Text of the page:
January 26, 2013 at 11:46 pm #91795SocialistPunkParticipantJonathan Chambers wrote:Now, it seems to me that if we are going to be able to explain the enormous disparities between the behaviour of individuals within a given set of social circumstances then we must have recourse to something a little less nebulous than the notion of socially-conditioned learned behaviour.
There is a multitude of evidence that backs up enviromental influence. But a simple explanation could be that no two people have the same social experiences throughout their lives.Jonathan Chambers wrote:Incidentally, on the subject of human social behaviour that doesn't need to be learned, I'd argue that a sense of solidarity with our fellow men is pretty much an inbuilt thing that a) has enabled our species to survive several instances of near-extinction and b) isn't something that can easily be taught or learned if it isn't there in the first place. Most of us have that inbuilt sense of solidarity. Those who don't are a problem to society and become psychopaths irrespective of the material conditions of their existence.
I once thought our social ability, if anything, could be seen as hard wired. Now however I doubt even that. I think it would be virtually impossible to prove any human behaviour is hard wired. What experiment could be designed to rule out all environmental influence? Humans experience environmental influence from the womb onwards.As for psychopaths. Not all people who show psychopathic traits go on to develop violent and problematic behaviour. There are levels of psychopathic, for want of a better word, purity. From low level right up to serial killer. The violent psychopath and serial killers do not have a sense of solidarity with others, which would suggest it needs developing. A nurturing environment perhaps? It is known that given the right environment, a person with psychopathic traits will not show problematic behaviour and can live a normal fulfilling life with relationships etc. I recall a documentary I saw on TV a couple of years back. A doctor researching psychopaths found he shared a lot of traits on the scale. He admitted he felt at times it fitted his experiences that seemed to help him in his research, but he still had a close family relationship with a wife and children. The simple answer may be, that we will be unable to explain the complexity of human behaviour because it is exactly that. Complex!So many variables affecting the most socially advanced species on the planet, Genetic, biological as well as environmental, all influencing one another, in a complex web of inseparable relationships.January 27, 2013 at 12:43 am #91796steve colbornParticipant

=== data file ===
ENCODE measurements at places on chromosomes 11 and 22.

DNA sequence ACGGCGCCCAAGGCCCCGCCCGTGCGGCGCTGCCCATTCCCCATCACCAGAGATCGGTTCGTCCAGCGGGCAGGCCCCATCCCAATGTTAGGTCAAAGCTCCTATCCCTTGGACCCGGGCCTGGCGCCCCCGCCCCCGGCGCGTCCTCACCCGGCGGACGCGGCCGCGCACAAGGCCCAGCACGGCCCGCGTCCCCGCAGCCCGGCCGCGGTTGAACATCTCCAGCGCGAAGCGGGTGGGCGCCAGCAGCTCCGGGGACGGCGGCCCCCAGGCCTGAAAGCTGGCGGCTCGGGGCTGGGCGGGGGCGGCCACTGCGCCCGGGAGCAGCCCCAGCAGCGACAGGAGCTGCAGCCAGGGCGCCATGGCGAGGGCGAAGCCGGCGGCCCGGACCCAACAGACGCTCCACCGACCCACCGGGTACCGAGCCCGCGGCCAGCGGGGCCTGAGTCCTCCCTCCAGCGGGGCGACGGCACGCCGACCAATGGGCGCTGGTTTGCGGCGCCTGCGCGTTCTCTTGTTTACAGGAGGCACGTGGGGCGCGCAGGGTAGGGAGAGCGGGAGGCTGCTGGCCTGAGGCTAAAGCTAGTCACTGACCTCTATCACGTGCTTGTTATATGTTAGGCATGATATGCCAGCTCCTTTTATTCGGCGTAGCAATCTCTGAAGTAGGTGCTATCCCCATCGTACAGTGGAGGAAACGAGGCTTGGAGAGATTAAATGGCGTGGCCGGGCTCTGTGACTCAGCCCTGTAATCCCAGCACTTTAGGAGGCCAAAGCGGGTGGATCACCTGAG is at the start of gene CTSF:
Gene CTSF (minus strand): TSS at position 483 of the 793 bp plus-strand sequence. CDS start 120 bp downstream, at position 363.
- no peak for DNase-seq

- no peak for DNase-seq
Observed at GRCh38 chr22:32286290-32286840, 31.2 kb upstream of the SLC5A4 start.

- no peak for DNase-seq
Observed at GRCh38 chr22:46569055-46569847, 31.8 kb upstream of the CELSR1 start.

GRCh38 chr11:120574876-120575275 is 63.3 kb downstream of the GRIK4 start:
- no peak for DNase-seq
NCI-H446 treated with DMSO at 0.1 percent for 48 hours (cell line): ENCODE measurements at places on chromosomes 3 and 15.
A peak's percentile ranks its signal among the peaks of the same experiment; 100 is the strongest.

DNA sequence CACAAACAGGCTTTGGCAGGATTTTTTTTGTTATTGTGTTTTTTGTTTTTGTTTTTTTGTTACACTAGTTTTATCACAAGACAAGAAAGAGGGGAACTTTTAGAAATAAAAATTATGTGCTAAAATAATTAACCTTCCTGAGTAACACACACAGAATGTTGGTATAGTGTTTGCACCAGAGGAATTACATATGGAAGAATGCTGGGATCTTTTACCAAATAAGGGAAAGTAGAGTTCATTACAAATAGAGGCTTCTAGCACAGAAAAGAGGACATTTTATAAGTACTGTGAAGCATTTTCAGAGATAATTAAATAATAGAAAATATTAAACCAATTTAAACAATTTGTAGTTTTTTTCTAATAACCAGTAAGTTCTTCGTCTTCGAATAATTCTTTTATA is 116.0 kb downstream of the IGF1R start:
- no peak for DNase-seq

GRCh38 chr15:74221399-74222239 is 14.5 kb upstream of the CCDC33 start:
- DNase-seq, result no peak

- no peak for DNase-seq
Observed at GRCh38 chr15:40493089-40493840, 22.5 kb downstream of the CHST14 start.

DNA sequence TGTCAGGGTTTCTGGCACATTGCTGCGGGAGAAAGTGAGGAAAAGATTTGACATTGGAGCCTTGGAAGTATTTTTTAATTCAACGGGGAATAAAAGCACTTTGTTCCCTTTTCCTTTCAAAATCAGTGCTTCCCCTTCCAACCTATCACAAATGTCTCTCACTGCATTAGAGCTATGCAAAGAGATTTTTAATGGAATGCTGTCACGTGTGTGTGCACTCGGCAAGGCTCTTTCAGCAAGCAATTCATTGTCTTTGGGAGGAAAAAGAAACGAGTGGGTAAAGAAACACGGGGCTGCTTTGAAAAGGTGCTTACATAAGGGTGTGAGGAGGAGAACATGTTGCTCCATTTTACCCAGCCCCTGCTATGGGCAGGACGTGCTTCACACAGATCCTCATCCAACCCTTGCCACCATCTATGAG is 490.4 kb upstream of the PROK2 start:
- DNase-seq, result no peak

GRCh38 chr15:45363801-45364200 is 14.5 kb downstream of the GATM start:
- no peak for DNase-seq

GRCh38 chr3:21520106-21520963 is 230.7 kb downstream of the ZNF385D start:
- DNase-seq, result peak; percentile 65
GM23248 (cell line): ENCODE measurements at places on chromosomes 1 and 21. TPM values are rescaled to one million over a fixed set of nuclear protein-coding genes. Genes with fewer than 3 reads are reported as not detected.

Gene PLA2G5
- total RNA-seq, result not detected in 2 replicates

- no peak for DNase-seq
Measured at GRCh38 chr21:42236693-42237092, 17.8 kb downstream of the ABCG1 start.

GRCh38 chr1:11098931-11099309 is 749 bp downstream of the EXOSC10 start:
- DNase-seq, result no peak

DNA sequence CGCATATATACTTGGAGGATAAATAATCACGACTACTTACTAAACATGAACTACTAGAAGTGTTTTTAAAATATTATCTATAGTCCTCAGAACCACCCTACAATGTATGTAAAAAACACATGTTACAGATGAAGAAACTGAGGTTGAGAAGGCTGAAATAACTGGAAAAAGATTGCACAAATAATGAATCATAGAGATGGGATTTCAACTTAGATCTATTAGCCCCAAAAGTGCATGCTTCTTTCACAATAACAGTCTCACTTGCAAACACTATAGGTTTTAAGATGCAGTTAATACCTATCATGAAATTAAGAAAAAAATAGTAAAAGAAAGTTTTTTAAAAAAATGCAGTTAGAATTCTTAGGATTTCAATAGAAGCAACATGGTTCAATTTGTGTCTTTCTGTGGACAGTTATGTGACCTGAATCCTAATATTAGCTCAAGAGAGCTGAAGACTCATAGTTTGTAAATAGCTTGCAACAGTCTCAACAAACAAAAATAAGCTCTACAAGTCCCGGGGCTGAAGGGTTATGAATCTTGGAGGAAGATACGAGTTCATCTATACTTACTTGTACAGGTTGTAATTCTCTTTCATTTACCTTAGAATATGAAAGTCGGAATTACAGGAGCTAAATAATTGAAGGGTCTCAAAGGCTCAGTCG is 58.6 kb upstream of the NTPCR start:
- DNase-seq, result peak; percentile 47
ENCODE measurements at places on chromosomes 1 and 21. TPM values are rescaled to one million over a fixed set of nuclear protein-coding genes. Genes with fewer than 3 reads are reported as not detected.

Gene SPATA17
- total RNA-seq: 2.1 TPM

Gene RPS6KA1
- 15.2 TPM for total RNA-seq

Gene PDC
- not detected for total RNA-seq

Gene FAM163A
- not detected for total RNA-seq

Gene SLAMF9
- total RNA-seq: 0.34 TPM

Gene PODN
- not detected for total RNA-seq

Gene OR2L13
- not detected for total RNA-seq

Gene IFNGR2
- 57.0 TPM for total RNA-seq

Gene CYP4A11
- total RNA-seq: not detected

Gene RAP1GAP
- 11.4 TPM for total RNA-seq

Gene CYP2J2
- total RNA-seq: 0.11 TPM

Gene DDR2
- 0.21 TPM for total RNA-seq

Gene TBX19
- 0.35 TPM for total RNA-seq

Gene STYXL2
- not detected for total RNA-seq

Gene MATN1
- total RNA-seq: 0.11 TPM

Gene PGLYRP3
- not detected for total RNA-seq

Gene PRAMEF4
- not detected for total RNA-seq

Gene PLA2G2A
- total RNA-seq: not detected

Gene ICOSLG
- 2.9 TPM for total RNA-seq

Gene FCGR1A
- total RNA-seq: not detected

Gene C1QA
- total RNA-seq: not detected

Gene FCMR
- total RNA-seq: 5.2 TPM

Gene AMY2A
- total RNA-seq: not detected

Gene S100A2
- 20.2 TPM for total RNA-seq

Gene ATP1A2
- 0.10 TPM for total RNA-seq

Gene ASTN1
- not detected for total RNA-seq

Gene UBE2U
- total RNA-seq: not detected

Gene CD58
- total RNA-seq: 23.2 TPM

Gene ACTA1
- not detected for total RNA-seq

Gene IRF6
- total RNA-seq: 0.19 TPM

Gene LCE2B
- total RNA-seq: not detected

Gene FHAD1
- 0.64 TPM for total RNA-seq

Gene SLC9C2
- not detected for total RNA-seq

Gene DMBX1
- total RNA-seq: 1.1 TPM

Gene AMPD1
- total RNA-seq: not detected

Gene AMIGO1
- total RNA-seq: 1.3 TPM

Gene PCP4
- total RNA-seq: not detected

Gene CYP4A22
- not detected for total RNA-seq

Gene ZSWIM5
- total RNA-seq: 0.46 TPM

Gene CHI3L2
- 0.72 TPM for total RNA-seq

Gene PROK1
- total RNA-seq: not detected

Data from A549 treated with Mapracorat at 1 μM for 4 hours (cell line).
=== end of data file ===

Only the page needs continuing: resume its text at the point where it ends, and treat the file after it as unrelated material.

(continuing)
"Most of us have that inbuilt sense of solidarity." I don't think so. Mankind survived in it's earlier forms, not by a sense of, "solidarity", but from being social animals, by necessity. Solidarity is something else entirely. Steve.
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